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Cheney: Arab leaders worry about Iraq

(CNN) -- Arab leaders are not unalterably opposed to U.S. military action against Iraq and share American concerns about Iraqi President Saddam Hussein's pursuit of weapons of mass destruction, Vice President Dick Cheney said Sunday.

Cheney, who returned last week from a trip to 10 Arab countries, downplayed suggestions that he encountered strong resistance to any military action against Iraq.

In an interview with CBS' "Face the Nation," Cheney said he did not come away from his visit with the impression that Arab leaders would oppose action against Iraq if it became necessary.

And in an interview with CNN's "Late Edition With Wolf Blitzer," he said, "Our friends and allies in the region know we're deadly serious and that we do need to find a way to address this problem.

"[Hussein] is actively pursuing nuclear weapons at this time, and we think that's cause for concern, for us and for everybody in the region," Cheney said. "And I found during the course of my travels that it is indeed a problem of great concern for our friends out there as well."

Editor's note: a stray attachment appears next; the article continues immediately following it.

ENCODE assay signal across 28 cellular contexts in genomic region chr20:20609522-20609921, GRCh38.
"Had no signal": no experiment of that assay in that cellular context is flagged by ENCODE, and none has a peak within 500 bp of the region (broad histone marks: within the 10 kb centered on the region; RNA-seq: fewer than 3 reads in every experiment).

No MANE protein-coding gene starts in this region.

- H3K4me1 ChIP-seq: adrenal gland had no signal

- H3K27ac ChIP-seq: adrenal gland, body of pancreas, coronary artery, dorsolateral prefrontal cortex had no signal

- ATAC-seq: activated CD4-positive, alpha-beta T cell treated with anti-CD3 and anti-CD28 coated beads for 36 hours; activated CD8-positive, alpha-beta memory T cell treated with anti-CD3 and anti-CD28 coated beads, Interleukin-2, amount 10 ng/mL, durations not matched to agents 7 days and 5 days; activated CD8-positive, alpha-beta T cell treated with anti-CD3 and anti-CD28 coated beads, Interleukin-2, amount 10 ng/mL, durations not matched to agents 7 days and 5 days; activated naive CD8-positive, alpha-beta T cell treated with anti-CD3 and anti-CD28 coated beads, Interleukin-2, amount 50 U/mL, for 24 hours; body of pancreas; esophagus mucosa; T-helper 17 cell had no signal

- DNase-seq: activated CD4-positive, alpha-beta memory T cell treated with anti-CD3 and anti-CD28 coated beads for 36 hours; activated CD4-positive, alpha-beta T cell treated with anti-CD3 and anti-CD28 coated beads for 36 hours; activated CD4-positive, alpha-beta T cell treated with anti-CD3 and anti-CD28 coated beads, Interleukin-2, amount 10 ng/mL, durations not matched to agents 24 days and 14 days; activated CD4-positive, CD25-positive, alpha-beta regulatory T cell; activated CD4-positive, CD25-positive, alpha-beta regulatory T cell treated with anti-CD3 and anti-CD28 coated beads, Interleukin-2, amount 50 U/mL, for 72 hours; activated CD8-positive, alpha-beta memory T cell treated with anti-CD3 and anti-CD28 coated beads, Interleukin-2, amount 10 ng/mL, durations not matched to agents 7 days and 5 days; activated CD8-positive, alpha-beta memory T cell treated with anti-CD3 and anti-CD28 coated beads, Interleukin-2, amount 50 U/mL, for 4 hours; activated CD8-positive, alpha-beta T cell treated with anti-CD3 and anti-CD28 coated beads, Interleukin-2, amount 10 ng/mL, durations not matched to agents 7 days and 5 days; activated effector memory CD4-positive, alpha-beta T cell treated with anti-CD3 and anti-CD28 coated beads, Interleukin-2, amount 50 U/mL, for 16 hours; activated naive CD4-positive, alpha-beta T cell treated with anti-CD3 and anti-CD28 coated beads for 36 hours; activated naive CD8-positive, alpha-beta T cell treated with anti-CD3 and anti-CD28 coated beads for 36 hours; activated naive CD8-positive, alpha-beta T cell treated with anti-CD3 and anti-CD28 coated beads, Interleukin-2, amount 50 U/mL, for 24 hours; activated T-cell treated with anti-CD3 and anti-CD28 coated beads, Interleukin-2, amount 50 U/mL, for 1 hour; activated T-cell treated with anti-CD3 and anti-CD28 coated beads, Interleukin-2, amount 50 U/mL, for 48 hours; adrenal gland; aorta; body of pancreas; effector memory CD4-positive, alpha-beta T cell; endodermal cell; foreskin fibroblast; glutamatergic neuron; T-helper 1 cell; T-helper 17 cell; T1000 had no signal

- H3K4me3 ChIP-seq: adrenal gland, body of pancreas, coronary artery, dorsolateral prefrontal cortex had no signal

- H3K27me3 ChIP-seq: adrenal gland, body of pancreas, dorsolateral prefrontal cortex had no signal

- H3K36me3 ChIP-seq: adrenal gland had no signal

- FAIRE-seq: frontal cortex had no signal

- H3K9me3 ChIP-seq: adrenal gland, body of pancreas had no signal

Cheney told CBS that "the notion of a Saddam Hussein, with his great oil wealth, with his inventory that he already has of biological and chemical weapons, that he might actually acquire a nuclear weapon is, I think a frightening proposition for anybody who thinks about it."

"Part of my task out there was to go out and begin the dialogue with our friends to make sure they were thinking about it," he said.

Cheney said his talks with Arab leaders included discussions of how to deal with Iraq, with much of the focus centering on diplomacy through the United Nations.

But the vice president pointed out that a U.N. resolution passed at the end of the Persian Gulf War already obligates Hussein to get rid of his weapons of mass destruction.

"He's signed up to it." Cheney told CBS. "It's not been enforced or complied with."




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